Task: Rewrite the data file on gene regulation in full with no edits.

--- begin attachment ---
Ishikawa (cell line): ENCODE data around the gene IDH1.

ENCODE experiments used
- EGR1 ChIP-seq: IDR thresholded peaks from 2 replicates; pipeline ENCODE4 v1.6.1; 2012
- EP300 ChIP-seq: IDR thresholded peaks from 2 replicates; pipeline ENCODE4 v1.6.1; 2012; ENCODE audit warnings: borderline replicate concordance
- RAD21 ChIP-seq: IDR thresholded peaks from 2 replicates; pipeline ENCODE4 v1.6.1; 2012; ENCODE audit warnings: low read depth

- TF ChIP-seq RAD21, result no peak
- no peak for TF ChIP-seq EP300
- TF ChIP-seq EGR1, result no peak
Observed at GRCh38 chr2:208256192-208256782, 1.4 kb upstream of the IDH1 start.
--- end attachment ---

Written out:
Ishikawa (cell line): ENCODE data around the gene IDH1.

ENCODE experiments used
- EGR1 ChIP-seq: IDR thresholded peaks from 2 replicates; pipeline ENCODE4 v1.6.1; 2012
- EP300 ChIP-seq: IDR thresholded peaks from 2 replicates; pipeline ENCODE4 v1.6.1; 2012; ENCODE audit warnings: borderline replicate concordance
- RAD21 ChIP-seq: IDR thresholded peaks from 2 replicates; pipeline ENCODE4 v1.6.1; 2012; ENCODE audit warnings: low read depth

- TF ChIP-seq RAD21, result no peak
- no peak for TF ChIP-seq EP300
- TF ChIP-seq EGR1, result no peak
Observed at GRCh38 chr2:208256192-208256782, 1.4 kb upstream of the IDH1 start.